Jason Trusnik was an undrafted free agent out of Division III Ohio Northern who not only made it to the NFL but has managed to carve out a nine-year career. In this, his ninth season and first with the Vikings, he can add one more thing to his résumé: He’s going to the playoffs for the first time. In advance of Sunday’s Vikings-Seahawks game, Trusnik chatted with the Star Tribune’s Michael Rand:
Q It’s unusual to go this deep into a career without getting a chance at the postseason. What does it feel like to be here right now?
A To come into this situation, I knew it was a great coaching staff that was doing some great things, so I was excited to be a part of that. Now to punch a ticket for the postseason, that’s the ultimate goal for a team. Obviously you want to win the Super Bowl, but the first job is getting there to give yourself a chance. And we did that as a team. Personally, it feels good to finally get there. You play all those years … to finally get that opportunity to get one step closer, it definitely feels good.
Q Those of us in the media have been talking about and making a lot of the weather and the expected frigid conditions Sunday. For a player, how can that impact a game?
A You have to stay focused. Whether you live in it and play in it or don’t live in it, at the end of the day you have to do your job. That’s offense, defense and special teams. Trust the guys next to you and don’t let the cold get to you. Obviously some things happen like turnovers just because of the weather, but you need to keep your focus. The team that can do that — eliminate mistakes and things like that — with the cold weather will win this game.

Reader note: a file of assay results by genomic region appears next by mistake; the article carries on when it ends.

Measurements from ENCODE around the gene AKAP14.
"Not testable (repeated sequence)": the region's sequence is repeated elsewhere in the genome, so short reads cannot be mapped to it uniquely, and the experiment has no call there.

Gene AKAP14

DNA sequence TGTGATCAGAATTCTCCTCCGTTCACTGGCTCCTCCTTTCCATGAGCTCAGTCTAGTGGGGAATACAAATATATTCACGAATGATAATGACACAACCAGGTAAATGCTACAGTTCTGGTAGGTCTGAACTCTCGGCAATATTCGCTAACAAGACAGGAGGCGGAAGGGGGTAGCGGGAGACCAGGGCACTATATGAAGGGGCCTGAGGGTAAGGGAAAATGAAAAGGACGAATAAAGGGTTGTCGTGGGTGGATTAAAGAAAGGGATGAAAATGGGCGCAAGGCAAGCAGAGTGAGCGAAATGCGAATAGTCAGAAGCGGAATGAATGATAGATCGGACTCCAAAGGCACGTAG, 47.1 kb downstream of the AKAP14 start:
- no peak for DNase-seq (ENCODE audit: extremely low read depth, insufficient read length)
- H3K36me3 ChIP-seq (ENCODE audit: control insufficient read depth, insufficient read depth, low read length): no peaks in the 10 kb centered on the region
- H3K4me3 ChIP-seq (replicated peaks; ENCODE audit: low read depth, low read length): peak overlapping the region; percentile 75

Q Cold-weather games historically tend to be lower-scoring with the possibility that two or three plays will swing the game. Is this a game where you feel that special teams, which has been your primary role, could play an even more significant role than usual?
A They are lower-scoring games and you never know what could happen. As far as special teams, you go out there for one play and that’s it. When you can create impact plays, whether it’s one long runback, one blocked punt, things like that, absolutely for a game that can be close in this kind of weather that could change the game. And that’s our job this week on special teams — do your job, and [try to] make a big play that gives us momentum and gets the crowd into it.
Q Ohio Northern’s nickname was the Polar Bears. Ridiculous question, but does that give you an edge in this cold-weather game?
A [laughs] No, no, it doesn’t give me an edge. But I did play in my fair share of cold-weather games.
Q Going from Division III to the spot you’re in right now, what has that journey been like?
A I haven’t completely reflected yet, which will probably come more when it’s all said and done. But just looking back at the journey, for me it’s been about continuing to play with a chip on my shoulder, coming from D-III and even playing a year or two [in the NFL]. Now it’s Year 9 and I’m in a playoff game. I’m honored. It’s a great feeling, and I’m part of a great organization right now with a great team.